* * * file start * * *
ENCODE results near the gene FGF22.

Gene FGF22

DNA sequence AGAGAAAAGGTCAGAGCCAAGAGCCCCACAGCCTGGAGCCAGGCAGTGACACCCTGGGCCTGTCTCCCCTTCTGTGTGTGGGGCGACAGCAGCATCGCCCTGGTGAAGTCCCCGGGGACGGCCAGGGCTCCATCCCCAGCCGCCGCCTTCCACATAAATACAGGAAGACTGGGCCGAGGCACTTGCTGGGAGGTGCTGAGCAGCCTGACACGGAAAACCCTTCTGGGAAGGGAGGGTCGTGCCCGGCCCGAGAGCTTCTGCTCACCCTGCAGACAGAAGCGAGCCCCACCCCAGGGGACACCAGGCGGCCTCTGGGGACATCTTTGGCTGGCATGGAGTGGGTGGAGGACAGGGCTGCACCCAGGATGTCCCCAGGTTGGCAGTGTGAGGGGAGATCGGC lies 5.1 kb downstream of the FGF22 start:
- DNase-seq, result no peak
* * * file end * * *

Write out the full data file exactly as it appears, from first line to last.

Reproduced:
ENCODE results near the gene FGF22.

Gene FGF22

DNA sequence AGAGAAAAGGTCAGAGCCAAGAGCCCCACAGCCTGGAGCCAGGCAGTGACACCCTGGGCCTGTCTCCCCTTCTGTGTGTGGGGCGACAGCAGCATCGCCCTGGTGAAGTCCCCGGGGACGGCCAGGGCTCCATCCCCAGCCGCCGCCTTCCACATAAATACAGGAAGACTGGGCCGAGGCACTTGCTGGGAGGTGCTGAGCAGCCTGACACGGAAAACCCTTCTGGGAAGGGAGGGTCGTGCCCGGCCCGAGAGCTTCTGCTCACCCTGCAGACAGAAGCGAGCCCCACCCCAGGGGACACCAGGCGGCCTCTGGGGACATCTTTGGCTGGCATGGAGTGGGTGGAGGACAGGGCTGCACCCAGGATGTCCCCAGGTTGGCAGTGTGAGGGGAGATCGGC lies 5.1 kb downstream of the FGF22 start:
- DNase-seq, result no peak